Okay, now that's different! Chalk, limestone, gravel - all things mineralic, really - next to curious vegetal notes of fresh asparagus, raw peeled potatos and cooked cabbage. It's better than it sounds, though; for some reason, this really works, and I could definitely imagine this as a nice, mouthwatering apéritif whisky. It has an interesting austerity, like a bone-dry white wine. Faint citrus and tonic water.
Good attack, silky and zingy in the mouth, spreading across the palate swiftly like a hurriedly thrown velvet blanket. Undiluted, it's simultaneously sweet in an amorphous, generalized way, and refreshingly dry, but it's hard to pinpoint specific taste markers. At this point, I can only say that it's dangerously drinkable and more-ish. Perhaps with some water?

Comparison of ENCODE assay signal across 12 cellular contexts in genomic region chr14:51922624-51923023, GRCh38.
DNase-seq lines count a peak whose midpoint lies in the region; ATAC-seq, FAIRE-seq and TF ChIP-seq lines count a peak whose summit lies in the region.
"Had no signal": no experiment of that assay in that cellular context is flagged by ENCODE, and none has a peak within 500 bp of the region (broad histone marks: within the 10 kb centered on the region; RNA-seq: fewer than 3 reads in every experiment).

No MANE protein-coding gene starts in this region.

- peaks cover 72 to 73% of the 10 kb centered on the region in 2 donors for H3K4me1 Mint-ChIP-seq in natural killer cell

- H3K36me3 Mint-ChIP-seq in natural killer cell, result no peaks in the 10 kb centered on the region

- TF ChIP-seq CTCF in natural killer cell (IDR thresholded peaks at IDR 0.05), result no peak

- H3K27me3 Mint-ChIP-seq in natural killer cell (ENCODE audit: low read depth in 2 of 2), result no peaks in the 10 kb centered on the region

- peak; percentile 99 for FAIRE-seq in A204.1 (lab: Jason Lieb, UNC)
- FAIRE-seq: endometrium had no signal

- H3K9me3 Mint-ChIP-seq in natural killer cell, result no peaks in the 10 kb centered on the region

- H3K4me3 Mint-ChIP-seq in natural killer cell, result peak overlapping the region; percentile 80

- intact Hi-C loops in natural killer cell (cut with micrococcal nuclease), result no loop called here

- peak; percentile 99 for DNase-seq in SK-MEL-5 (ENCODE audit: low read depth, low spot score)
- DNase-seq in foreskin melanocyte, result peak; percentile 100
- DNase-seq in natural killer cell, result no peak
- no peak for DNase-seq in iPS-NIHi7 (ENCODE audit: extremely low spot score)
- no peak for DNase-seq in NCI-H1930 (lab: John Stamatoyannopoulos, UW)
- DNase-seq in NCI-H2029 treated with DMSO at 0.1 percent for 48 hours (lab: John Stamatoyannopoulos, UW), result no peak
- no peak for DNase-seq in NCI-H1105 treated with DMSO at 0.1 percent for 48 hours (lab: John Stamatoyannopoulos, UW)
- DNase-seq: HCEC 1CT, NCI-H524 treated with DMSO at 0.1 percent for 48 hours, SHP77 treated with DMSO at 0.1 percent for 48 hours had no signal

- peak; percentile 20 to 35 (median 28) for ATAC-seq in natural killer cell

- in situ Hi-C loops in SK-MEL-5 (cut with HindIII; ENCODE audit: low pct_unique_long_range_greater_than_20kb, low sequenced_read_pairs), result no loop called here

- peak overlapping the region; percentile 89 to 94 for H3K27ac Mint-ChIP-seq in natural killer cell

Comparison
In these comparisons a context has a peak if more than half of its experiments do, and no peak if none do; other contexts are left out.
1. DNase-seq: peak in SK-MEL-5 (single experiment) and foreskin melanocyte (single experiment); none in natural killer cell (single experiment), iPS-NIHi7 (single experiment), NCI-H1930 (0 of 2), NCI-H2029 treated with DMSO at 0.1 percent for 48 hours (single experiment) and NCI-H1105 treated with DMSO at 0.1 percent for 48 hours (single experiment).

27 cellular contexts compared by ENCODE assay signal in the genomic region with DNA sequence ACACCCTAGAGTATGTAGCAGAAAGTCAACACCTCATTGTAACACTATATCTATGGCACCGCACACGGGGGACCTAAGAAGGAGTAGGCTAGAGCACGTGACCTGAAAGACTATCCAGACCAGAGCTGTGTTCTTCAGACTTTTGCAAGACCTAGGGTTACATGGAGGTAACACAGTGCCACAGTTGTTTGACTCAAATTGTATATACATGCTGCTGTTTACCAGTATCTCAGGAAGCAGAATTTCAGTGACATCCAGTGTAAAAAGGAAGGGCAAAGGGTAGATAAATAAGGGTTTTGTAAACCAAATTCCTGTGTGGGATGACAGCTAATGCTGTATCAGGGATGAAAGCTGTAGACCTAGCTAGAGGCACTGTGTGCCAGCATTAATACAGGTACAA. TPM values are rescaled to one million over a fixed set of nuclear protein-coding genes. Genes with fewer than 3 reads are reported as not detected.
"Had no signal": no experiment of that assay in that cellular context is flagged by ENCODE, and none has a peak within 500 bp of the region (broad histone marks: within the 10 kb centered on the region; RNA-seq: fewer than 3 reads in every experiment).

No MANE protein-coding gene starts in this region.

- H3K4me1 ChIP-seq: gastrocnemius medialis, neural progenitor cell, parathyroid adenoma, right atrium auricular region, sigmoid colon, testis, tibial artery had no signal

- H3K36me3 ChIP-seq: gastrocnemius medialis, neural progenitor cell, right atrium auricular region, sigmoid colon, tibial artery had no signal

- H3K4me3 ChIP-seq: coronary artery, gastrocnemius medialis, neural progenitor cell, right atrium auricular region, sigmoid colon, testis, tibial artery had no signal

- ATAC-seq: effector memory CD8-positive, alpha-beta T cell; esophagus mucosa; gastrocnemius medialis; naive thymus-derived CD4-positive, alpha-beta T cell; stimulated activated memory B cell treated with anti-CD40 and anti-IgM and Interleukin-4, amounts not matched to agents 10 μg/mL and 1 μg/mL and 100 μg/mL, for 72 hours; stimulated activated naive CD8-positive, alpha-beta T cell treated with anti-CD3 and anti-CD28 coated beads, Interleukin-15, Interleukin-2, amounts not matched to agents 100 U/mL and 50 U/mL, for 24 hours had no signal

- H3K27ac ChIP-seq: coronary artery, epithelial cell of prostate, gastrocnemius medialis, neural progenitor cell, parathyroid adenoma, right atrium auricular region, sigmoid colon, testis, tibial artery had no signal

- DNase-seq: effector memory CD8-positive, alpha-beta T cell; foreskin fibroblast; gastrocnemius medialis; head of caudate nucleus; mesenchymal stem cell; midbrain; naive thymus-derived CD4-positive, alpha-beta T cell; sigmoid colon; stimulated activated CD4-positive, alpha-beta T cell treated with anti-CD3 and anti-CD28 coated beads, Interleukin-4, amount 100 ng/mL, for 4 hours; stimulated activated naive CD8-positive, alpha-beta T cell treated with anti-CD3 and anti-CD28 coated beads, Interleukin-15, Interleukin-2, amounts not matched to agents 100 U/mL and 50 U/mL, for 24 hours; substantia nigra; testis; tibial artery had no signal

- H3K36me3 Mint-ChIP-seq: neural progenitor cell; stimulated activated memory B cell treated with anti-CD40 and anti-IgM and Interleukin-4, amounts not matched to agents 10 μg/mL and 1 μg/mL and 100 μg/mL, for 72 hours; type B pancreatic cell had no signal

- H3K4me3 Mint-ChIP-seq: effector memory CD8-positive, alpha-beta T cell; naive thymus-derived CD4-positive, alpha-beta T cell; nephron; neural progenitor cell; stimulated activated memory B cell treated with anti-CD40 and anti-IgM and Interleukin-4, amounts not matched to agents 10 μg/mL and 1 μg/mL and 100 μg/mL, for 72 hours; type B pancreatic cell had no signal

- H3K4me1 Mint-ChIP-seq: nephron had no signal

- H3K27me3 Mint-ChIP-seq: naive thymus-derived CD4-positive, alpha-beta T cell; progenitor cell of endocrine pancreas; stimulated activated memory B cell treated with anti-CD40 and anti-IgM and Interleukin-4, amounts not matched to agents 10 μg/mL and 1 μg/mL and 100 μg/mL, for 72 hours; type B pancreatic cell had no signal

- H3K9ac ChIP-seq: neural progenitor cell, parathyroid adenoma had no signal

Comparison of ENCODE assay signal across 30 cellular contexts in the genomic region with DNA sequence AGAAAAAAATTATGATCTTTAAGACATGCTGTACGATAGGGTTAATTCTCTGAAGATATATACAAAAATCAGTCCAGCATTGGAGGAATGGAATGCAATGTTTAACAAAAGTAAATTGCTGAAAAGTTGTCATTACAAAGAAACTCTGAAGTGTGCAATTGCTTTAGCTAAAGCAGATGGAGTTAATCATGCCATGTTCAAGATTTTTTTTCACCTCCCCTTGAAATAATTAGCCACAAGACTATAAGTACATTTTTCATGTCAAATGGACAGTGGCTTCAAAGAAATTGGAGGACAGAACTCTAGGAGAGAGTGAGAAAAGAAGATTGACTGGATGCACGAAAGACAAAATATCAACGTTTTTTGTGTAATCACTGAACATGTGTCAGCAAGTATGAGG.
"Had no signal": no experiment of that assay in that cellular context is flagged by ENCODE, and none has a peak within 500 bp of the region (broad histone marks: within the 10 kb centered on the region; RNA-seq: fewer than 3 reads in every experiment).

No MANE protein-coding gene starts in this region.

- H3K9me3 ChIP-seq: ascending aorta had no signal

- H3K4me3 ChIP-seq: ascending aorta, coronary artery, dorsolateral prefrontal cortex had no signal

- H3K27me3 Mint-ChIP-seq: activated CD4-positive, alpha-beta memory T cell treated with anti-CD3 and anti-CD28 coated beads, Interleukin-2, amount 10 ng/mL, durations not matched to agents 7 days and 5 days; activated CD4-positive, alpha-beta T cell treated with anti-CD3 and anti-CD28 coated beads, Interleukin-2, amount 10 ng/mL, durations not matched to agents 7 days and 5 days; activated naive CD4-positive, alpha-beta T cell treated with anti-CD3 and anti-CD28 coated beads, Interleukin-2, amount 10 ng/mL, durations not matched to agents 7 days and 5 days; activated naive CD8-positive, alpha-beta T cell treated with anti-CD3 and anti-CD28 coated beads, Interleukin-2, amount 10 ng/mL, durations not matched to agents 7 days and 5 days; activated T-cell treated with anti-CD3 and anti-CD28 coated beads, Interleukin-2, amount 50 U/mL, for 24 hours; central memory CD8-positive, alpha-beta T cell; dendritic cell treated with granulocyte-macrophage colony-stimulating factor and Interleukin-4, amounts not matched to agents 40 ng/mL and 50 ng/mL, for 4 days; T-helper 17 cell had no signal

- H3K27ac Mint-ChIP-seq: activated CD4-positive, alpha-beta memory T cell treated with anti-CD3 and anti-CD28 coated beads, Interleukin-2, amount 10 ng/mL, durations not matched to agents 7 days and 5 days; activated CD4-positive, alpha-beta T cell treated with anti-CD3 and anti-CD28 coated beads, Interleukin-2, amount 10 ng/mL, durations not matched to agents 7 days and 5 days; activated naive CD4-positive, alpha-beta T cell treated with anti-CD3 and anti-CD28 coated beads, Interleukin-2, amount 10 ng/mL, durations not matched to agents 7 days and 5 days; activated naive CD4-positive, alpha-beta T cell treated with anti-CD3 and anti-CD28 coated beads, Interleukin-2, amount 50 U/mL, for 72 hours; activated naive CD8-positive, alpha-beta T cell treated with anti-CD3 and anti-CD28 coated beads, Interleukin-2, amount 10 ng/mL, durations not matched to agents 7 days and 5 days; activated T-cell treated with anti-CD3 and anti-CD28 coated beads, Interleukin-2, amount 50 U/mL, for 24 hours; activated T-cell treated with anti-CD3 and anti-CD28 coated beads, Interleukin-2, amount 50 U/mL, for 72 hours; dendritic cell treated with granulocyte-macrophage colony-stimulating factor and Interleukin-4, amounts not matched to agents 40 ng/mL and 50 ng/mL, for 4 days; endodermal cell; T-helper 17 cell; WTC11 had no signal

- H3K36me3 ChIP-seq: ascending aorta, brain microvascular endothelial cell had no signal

Water unleashes the oak in the aroma, this becomes much more warm and inviting now. Not sure if I like it better though, it becomes more like regular old whisky and less like the confusing unicorn I encountered upon the first approach. With water, the attack is mellowed, but the mid-palate suddenly gains heat it didn't have before. Still hard to single out specific aromas/tastes; it's all very tightly bundled together. This is the best I can do: Warming, with a great balance between sweet and tart and restrained wood influence.
Finishes with substantial warmth, but no vulgar oak. Again, a sense of mineralic white wine persists. Boy, this is an afternoon delight, if I ever came across one. The perfect whisky for an early evening or late afternoon. Lovely, if weird stuff.